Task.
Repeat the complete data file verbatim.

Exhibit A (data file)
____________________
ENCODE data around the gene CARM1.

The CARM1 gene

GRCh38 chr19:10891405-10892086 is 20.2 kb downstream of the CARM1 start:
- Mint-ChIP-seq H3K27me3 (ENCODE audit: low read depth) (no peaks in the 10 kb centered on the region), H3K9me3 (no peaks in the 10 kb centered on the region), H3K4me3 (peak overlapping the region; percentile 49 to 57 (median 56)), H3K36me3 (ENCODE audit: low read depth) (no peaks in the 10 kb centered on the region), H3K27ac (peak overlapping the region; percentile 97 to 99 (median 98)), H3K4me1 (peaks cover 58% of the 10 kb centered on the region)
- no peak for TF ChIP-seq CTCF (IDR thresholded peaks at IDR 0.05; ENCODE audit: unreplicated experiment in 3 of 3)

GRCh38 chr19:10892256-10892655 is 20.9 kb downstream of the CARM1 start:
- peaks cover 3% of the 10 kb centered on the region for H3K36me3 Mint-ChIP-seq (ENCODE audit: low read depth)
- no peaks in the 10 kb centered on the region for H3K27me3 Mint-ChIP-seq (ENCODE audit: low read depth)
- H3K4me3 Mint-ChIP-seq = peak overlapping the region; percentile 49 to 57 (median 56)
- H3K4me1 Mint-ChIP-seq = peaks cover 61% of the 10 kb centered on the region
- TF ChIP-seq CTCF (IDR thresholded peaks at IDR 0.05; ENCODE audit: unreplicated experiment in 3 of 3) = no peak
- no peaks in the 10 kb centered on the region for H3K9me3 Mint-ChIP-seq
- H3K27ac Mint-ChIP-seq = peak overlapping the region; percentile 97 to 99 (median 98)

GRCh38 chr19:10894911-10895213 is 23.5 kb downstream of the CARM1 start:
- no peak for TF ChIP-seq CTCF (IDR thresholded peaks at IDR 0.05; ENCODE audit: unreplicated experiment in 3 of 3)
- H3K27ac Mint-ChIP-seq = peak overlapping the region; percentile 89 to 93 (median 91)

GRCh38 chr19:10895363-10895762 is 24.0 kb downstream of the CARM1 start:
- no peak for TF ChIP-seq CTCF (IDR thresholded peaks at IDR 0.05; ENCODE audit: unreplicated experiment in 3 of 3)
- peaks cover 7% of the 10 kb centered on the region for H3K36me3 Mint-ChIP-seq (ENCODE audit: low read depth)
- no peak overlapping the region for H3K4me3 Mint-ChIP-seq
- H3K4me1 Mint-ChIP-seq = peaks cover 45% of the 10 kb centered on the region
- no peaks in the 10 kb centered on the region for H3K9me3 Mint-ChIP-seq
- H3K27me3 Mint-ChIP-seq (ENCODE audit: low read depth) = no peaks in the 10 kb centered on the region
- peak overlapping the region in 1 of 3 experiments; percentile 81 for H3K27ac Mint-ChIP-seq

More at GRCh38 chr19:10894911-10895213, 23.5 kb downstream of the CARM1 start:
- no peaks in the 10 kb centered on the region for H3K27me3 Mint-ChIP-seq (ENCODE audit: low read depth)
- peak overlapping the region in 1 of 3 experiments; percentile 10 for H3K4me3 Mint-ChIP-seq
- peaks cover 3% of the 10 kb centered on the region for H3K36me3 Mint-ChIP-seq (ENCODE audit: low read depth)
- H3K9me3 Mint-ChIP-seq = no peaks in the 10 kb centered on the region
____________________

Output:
ENCODE data around the gene CARM1.

The CARM1 gene

GRCh38 chr19:10891405-10892086 is 20.2 kb downstream of the CARM1 start:
- Mint-ChIP-seq H3K27me3 (ENCODE audit: low read depth) (no peaks in the 10 kb centered on the region), H3K9me3 (no peaks in the 10 kb centered on the region), H3K4me3 (peak overlapping the region; percentile 49 to 57 (median 56)), H3K36me3 (ENCODE audit: low read depth) (no peaks in the 10 kb centered on the region), H3K27ac (peak overlapping the region; percentile 97 to 99 (median 98)), H3K4me1 (peaks cover 58% of the 10 kb centered on the region)
- no peak for TF ChIP-seq CTCF (IDR thresholded peaks at IDR 0.05; ENCODE audit: unreplicated experiment in 3 of 3)

GRCh38 chr19:10892256-10892655 is 20.9 kb downstream of the CARM1 start:
- peaks cover 3% of the 10 kb centered on the region for H3K36me3 Mint-ChIP-seq (ENCODE audit: low read depth)
- no peaks in the 10 kb centered on the region for H3K27me3 Mint-ChIP-seq (ENCODE audit: low read depth)
- H3K4me3 Mint-ChIP-seq = peak overlapping the region; percentile 49 to 57 (median 56)
- H3K4me1 Mint-ChIP-seq = peaks cover 61% of the 10 kb centered on the region
- TF ChIP-seq CTCF (IDR thresholded peaks at IDR 0.05; ENCODE audit: unreplicated experiment in 3 of 3) = no peak
- no peaks in the 10 kb centered on the region for H3K9me3 Mint-ChIP-seq
- H3K27ac Mint-ChIP-seq = peak overlapping the region; percentile 97 to 99 (median 98)

GRCh38 chr19:10894911-10895213 is 23.5 kb downstream of the CARM1 start:
- no peak for TF ChIP-seq CTCF (IDR thresholded peaks at IDR 0.05; ENCODE audit: unreplicated experiment in 3 of 3)
- H3K27ac Mint-ChIP-seq = peak overlapping the region; percentile 89 to 93 (median 91)

GRCh38 chr19:10895363-10895762 is 24.0 kb downstream of the CARM1 start:
- no peak for TF ChIP-seq CTCF (IDR thresholded peaks at IDR 0.05; ENCODE audit: unreplicated experiment in 3 of 3)
- peaks cover 7% of the 10 kb centered on the region for H3K36me3 Mint-ChIP-seq (ENCODE audit: low read depth)
- no peak overlapping the region for H3K4me3 Mint-ChIP-seq
- H3K4me1 Mint-ChIP-seq = peaks cover 45% of the 10 kb centered on the region
- no peaks in the 10 kb centered on the region for H3K9me3 Mint-ChIP-seq
- H3K27me3 Mint-ChIP-seq (ENCODE audit: low read depth) = no peaks in the 10 kb centered on the region
- peak overlapping the region in 1 of 3 experiments; percentile 81 for H3K27ac Mint-ChIP-seq

More at GRCh38 chr19:10894911-10895213, 23.5 kb downstream of the CARM1 start:
- no peaks in the 10 kb centered on the region for H3K27me3 Mint-ChIP-seq (ENCODE audit: low read depth)
- peak overlapping the region in 1 of 3 experiments; percentile 10 for H3K4me3 Mint-ChIP-seq
- peaks cover 3% of the 10 kb centered on the region for H3K36me3 Mint-ChIP-seq (ENCODE audit: low read depth)
- H3K9me3 Mint-ChIP-seq = no peaks in the 10 kb centered on the region